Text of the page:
What to Use to Cover Nail Holes in the Exterior of a Home
Installing siding on your home is one of the most important decorative and protective steps to making the house a livable area. Siding insulates against the weather and gives your home a finished and professional look. Unless installation is done perfectly, you will have small nail holes in the siding planks, which should be filled based on the type of siding you used.
Why Repair Holes
The primary reason many homeowners choose to repair the nail holes in their siding is for the decorative aesthetic look. You chose the style and color of the siding to make your home look exactly like you wanted it to, and now it's pock-marked with holes that ruin the appearance. Additionally, if the holes are large enough or there are enough of them, you could face problems coming in from the outside, such as moisture buildup during rainfall or creating entryways for insects during the summer. Filling these holes allows you to keep the outside out and your home insulated and protected.
Vinyl and Aluminum Siding
For vinyl and aluminum siding, seal up the holes with caulk. Don't use the same type of caulk that you would use to seal around your bathtub. Instead, siding specialty retailers sell color-matching caulk, which allows you to fill in the holes with filler the exact color of your siding so that the holes remain inconspicuous. Know the manufacturer and exact color name of your siding, or take a sample with you so that the professionals at the retailer can ensure he gets the color just right. Some retailers may also sell paintable caulk, which allows you to paint the repair work to match your siding.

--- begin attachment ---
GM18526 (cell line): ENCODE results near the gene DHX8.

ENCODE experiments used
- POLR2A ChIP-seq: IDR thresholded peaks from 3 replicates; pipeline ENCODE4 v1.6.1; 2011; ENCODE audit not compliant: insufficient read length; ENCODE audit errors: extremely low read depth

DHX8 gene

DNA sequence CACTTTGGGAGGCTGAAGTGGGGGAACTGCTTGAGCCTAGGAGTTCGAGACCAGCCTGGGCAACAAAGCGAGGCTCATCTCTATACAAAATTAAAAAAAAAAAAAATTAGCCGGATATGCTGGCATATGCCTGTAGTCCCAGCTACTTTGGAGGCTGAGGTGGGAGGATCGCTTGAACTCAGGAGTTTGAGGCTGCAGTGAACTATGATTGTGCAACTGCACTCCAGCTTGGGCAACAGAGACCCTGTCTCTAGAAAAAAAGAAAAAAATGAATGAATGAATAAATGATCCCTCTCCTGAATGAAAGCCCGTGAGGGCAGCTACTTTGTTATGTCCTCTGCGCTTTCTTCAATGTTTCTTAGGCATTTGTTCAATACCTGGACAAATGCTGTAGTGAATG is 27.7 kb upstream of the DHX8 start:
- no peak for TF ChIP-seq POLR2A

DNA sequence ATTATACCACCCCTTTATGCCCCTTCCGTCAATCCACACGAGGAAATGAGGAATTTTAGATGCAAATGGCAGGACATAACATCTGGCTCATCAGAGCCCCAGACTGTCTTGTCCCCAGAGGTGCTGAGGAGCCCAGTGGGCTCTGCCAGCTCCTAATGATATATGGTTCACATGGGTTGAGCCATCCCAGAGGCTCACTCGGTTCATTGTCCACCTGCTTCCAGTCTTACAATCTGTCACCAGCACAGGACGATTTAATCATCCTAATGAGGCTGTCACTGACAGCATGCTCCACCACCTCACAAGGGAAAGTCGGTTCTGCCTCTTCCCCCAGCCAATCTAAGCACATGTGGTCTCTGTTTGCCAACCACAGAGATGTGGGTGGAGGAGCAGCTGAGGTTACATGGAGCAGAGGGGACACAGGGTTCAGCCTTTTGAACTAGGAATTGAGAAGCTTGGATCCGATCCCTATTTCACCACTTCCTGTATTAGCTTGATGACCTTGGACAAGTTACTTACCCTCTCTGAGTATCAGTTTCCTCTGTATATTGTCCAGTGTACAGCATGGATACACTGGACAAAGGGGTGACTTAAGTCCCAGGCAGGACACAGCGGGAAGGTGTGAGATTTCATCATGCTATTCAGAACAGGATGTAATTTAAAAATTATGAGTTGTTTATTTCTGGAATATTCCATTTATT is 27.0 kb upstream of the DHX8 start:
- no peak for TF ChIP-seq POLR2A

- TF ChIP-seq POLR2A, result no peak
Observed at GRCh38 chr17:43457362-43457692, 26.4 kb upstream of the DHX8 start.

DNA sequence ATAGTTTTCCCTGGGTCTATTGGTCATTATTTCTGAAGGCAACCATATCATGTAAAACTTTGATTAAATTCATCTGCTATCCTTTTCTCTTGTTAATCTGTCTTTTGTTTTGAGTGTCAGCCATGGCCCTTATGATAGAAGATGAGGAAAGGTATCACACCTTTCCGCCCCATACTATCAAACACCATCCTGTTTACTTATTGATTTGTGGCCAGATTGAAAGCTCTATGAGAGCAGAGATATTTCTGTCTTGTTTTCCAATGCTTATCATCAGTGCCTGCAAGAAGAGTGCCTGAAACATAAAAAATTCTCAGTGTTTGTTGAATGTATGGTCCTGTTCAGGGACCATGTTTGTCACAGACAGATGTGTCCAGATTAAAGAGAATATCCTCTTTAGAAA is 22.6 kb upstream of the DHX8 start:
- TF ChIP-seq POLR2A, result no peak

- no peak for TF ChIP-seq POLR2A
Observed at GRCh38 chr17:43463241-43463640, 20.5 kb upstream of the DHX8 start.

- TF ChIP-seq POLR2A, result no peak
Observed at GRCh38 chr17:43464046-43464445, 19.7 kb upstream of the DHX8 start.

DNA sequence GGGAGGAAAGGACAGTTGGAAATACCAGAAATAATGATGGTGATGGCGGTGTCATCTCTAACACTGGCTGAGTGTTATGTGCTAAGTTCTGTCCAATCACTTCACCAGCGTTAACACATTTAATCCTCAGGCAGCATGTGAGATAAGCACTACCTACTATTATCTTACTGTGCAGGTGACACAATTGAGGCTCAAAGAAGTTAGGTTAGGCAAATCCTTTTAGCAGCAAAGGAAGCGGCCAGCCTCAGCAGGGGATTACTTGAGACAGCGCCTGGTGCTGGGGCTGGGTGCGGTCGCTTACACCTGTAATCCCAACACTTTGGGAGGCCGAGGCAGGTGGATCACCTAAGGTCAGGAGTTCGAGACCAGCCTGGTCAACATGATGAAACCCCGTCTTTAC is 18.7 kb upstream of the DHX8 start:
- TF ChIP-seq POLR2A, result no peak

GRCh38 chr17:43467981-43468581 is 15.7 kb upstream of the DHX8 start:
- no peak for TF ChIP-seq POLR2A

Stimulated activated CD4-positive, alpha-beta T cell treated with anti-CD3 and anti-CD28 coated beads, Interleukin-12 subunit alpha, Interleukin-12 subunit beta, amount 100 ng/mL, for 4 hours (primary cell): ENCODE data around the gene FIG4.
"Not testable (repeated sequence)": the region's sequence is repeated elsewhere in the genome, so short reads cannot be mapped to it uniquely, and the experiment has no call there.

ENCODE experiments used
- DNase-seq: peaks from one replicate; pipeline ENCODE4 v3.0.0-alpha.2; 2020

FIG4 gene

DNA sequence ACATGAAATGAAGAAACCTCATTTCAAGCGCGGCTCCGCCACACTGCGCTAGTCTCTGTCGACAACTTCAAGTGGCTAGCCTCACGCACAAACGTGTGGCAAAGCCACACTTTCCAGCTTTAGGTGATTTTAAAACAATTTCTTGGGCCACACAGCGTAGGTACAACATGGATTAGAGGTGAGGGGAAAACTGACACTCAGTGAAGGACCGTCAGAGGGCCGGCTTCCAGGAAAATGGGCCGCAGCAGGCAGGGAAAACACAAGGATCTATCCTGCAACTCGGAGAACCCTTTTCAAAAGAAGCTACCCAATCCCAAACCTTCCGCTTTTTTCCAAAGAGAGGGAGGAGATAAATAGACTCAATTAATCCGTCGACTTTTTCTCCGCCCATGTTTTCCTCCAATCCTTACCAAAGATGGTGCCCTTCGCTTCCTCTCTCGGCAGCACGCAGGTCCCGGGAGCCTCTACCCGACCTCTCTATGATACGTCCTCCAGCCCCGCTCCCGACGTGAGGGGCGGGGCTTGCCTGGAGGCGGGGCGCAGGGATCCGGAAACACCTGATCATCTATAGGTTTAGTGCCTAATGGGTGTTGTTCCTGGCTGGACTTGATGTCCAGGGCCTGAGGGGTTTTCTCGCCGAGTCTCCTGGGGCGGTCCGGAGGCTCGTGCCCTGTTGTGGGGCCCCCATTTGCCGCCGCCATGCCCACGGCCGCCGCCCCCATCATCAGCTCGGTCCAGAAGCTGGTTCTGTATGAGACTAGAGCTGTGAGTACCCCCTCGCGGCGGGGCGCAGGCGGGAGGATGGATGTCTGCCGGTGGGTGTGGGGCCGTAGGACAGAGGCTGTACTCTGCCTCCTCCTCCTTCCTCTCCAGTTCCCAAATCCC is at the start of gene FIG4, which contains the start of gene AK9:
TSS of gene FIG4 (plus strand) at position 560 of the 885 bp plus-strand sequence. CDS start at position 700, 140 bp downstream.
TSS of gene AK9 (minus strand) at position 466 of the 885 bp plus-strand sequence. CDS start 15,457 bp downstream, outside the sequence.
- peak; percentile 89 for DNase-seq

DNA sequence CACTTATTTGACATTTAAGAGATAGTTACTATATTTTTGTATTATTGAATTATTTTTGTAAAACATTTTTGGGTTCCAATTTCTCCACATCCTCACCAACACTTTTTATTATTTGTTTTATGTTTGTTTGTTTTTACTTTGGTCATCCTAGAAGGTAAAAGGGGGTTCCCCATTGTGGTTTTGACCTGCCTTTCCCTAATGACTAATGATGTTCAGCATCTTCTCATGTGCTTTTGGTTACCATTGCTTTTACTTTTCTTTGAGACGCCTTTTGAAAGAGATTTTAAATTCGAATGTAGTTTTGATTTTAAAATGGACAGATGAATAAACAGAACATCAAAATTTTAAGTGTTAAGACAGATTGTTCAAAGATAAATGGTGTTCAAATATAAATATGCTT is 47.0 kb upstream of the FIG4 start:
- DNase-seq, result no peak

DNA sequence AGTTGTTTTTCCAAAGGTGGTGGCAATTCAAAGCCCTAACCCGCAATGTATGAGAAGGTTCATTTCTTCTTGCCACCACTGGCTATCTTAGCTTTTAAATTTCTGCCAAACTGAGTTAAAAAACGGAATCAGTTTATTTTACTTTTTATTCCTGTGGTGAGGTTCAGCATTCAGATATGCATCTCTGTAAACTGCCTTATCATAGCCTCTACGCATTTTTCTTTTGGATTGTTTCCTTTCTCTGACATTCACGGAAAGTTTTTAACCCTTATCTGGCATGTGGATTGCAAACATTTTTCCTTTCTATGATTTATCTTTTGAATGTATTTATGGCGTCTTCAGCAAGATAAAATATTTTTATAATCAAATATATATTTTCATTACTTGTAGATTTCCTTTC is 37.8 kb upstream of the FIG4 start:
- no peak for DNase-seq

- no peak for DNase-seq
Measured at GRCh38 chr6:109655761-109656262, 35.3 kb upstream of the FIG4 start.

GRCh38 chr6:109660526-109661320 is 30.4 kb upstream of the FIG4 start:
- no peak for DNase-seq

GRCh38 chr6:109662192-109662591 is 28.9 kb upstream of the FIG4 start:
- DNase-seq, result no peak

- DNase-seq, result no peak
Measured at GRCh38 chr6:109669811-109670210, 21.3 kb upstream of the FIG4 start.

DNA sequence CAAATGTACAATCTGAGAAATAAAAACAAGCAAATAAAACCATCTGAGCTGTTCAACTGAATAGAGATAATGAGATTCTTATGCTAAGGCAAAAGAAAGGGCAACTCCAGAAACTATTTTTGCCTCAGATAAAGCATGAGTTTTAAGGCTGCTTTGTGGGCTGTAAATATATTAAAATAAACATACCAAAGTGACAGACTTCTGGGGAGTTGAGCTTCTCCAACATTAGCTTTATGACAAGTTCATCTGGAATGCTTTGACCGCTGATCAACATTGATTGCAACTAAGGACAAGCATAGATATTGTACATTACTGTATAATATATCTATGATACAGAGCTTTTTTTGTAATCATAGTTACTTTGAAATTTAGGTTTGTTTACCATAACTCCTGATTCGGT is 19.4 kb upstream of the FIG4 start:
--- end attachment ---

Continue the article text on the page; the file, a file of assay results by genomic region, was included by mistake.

For wood siding planks, use wood filler putty to cover those ugly nail holes. Like the caulk, filler putty comes in a variety of colors to match the exact wood type you used for your siding. As before, know the manufacturer of your siding, the type of wood and the stain applied to it, or take a sample with you to the hardware or home improvement store to get an accurate color match. If you want to get really detailed, you can even take the time to paint in the grain marks to match the surrounding area, though the missing marks will only be visible from very close up to the holes.
Always clean the siding area that needs to be repaired before getting started. Surface dirt, dust, mud, oil, grease and wax will mar the filler or caulk and ruin the bond, doing little more than creating a mess instead of solving a problem. Wipe down the area with hot water and soap or a solvent cleaner such as mineral spirits. Once the area is dry, apply the filler or caulk. Overfill the damaged area, and use a putty knife or scraper to scrape away the excess, bringing the repair work flush with the rest of the surface. Follow specific product instructions regarding drying time.
Samantha Volz has been involved in journalistic and informative writing for over eight years. She holds a bachelor's degree in English literature from Lycoming College, Williamsport, Pennsylvania, with a minor in European history. In college she was editor-in-chief of the student newspaper and completed a professional internship with the "Williamsport Sun-Gazette," serving as a full-time reporter. She resides in Horsham, Pennsylvania.